NH3: The Optimal Alternative Fuel

Norm Olson
NH3 Fuel Association, United States

NH3 Fuel Conference 2017, Minneapolis, November 1, 2017
AIChE Annual Meeting, Topical Conference: NH3 Energy+

ABSTRACT

Unlike some technology areas where “all of the above” has significant advantages, there are tremendous advantages associated with choosing a single, optimized, liquid transportation fuel. The cost, efficiency and environmental benefits associated with choosing an optimized liquid transportation fuel are enormous and merit serious consideration.

NH3 most closely meets the criteria for an ideal liquid transportation fuel. It is the most efficient and cost-effective means of delivering hydrogen and has an extensive world-wide delivery system already in place. Using currently available catalytic controls, NH3 emissions can be even cleaner than hydrogen engine emissions. While NH3 can effectively be produced using biomass, it can also be produced from all other primary energy sources including wind, solar, nuclear, natural gas, OTEC, etc. NH3 can be used in fuel cells, gasoline engines, diesel engines, gas turbines and gas burners.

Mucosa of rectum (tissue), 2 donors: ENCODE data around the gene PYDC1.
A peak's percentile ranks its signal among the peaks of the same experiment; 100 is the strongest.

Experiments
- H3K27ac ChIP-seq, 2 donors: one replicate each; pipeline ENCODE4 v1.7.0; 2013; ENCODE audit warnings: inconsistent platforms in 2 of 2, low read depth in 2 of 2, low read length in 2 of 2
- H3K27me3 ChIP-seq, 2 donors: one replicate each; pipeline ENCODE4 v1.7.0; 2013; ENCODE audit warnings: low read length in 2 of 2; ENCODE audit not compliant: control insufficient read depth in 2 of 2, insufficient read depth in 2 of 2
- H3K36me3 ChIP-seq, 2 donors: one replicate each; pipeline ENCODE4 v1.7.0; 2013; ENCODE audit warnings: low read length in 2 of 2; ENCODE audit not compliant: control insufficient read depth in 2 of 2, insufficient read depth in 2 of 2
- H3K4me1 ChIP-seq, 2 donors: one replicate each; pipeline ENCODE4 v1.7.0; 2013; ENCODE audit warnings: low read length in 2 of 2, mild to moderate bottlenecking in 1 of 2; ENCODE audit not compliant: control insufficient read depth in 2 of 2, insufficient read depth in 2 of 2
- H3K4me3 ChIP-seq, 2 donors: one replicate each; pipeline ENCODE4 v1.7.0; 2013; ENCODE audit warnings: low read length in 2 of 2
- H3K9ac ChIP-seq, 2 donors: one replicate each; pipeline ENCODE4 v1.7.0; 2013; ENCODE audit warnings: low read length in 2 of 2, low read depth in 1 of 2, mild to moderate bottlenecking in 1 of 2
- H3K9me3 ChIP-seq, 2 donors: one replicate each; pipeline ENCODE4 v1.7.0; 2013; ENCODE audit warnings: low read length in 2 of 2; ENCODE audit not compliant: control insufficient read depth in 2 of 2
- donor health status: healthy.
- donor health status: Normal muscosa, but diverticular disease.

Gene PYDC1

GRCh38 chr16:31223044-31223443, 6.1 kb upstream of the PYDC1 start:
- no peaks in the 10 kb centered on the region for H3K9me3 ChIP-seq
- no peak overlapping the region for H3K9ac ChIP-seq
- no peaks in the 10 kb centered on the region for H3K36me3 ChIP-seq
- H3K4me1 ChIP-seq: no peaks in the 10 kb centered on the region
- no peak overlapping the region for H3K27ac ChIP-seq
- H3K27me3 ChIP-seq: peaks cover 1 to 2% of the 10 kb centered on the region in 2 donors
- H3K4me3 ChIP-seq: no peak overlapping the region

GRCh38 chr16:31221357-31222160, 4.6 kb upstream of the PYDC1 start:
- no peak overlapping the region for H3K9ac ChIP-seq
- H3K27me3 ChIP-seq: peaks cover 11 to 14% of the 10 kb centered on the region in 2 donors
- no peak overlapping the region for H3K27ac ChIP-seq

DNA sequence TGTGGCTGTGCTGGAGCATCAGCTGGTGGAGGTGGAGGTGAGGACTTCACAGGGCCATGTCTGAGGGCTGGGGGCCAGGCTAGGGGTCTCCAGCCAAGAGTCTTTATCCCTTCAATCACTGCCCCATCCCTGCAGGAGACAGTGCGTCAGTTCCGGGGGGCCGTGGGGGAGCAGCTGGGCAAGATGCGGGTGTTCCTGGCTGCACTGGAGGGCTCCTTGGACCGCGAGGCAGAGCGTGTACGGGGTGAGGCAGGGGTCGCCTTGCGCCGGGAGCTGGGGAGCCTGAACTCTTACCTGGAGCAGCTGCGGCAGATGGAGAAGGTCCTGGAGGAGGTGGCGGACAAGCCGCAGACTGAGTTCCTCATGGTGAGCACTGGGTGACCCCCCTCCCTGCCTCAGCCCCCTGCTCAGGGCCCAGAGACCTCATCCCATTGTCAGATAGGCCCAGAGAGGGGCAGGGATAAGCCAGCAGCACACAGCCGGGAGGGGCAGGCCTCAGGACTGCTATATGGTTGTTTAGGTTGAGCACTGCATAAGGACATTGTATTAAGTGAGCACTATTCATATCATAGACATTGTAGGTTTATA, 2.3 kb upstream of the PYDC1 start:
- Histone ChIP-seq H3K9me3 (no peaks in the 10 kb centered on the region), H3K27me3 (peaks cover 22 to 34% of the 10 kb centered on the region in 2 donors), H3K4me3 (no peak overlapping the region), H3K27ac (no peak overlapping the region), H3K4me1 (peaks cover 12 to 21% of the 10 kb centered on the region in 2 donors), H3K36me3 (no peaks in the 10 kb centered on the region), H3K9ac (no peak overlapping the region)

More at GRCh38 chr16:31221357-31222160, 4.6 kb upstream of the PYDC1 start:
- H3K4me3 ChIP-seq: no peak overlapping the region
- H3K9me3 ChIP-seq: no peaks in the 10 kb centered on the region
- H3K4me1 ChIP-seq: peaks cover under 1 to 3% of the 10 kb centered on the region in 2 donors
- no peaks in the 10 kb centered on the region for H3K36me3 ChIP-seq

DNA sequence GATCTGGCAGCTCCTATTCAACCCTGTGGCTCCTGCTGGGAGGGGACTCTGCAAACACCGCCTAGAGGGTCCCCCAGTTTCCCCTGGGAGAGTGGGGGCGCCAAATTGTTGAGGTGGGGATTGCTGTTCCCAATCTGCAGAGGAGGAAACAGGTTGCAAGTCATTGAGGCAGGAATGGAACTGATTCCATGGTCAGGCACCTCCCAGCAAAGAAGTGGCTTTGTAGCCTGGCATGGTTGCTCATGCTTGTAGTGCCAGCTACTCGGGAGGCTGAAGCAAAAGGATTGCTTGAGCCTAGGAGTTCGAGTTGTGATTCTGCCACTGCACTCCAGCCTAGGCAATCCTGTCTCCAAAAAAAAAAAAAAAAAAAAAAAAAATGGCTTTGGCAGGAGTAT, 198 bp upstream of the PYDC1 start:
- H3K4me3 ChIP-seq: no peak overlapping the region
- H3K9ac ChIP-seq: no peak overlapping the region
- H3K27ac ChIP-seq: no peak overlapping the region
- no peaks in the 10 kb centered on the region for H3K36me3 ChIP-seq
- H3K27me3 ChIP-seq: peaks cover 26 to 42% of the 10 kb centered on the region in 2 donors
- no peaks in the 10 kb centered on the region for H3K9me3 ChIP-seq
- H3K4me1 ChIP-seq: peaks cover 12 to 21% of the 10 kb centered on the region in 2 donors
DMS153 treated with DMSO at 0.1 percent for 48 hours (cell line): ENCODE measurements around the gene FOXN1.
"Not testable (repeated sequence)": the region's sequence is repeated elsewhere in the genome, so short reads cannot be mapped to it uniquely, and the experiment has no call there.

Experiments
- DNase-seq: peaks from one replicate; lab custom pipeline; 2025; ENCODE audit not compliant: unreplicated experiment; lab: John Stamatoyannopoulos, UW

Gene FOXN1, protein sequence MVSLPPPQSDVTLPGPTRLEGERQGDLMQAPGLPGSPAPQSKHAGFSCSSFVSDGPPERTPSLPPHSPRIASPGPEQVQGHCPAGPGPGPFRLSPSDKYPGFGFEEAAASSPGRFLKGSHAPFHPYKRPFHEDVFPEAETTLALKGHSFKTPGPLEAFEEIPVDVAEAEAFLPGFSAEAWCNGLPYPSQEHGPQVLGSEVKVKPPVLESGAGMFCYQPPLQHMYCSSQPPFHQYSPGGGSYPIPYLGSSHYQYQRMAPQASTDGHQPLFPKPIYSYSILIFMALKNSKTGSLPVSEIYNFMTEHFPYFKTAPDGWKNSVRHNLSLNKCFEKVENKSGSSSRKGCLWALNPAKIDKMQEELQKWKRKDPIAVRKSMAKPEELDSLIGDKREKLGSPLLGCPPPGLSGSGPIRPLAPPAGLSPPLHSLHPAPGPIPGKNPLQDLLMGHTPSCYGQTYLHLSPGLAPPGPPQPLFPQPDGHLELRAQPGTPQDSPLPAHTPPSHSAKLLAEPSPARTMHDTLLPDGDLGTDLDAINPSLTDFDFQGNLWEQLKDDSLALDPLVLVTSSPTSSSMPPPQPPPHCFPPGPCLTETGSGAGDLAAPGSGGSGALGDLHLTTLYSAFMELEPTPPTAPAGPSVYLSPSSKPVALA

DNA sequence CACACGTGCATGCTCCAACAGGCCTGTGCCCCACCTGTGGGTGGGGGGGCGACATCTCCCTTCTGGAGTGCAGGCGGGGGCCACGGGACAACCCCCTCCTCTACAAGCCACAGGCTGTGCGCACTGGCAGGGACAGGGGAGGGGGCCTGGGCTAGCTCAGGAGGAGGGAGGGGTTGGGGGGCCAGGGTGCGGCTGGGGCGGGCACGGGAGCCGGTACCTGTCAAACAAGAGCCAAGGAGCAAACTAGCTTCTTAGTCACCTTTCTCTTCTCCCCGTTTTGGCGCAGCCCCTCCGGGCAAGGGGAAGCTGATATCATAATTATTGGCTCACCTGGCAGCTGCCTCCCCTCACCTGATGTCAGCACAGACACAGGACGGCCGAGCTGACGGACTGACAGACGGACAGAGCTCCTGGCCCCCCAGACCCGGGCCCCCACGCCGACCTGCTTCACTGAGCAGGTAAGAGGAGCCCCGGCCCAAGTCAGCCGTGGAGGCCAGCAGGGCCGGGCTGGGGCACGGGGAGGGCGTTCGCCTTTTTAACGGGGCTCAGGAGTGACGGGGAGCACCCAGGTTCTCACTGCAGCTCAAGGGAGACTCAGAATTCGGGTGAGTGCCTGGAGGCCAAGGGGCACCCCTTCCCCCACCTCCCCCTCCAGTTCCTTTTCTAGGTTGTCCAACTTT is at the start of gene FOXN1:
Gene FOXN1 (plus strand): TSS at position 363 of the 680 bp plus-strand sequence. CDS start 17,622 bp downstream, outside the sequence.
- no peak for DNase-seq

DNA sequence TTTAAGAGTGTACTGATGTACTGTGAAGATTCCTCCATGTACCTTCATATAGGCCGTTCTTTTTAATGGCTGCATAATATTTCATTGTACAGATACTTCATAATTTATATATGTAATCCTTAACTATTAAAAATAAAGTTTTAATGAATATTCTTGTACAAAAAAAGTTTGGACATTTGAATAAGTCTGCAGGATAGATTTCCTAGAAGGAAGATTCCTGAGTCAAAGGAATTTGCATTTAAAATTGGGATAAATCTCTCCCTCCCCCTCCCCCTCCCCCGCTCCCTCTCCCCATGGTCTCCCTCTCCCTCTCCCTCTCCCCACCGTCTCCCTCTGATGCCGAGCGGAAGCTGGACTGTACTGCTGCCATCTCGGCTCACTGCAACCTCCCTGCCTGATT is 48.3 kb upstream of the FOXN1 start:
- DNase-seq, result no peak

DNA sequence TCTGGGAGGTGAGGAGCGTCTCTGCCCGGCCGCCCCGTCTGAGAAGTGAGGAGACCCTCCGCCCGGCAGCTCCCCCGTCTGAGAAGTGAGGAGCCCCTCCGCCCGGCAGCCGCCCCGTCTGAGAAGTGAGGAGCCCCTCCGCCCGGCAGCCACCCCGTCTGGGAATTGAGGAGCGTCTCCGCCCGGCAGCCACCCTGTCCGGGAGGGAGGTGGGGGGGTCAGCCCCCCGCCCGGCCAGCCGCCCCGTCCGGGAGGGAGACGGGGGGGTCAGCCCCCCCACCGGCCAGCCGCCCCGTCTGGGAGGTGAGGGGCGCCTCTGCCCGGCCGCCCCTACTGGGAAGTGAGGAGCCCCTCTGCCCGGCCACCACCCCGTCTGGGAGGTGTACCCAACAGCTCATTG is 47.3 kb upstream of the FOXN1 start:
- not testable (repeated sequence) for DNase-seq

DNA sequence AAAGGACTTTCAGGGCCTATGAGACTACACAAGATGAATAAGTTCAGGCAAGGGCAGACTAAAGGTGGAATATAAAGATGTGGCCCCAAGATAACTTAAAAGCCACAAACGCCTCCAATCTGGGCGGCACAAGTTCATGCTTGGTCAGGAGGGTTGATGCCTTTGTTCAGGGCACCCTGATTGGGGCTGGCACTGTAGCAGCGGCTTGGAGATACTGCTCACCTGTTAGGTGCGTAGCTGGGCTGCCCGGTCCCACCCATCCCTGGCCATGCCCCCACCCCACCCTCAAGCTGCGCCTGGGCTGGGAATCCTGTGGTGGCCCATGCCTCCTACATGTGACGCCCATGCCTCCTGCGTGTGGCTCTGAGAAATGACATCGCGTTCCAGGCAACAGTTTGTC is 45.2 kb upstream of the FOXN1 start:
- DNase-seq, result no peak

Developing countries could create extensive, robust agricultural and energy economies based on NH3 production facilities in a sustainable, environmentally-friendly fashion. Competitive energy prices and robust agricultural economies would provide the basis for nearly limitless additional economic development opportunities.

Impressive federal programs in Japan and numerous patents filed Toyota combined with significant R&D efforts in the U.S., Canada and Europe are providing exciting momentum for the NH3 fuel movement. It is time to acknowledge the show-stopping deficiencies associated with the usual alternative fuel “suspects” and move forward with the closest thing to an ideal fuel.

Read the abstract at the AIChE website.

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RELATED NH3 FUEL CONFERENCE PAPERS

2016: NH3 – The Optimal Alternative Fuel [PDF]
2015: NH3 Fuel News, Global Update: Let’s Roll [PDF]
2014: Who’s your Favorite Chemical?
2013: NH3 Fuel — Gaining Momentum

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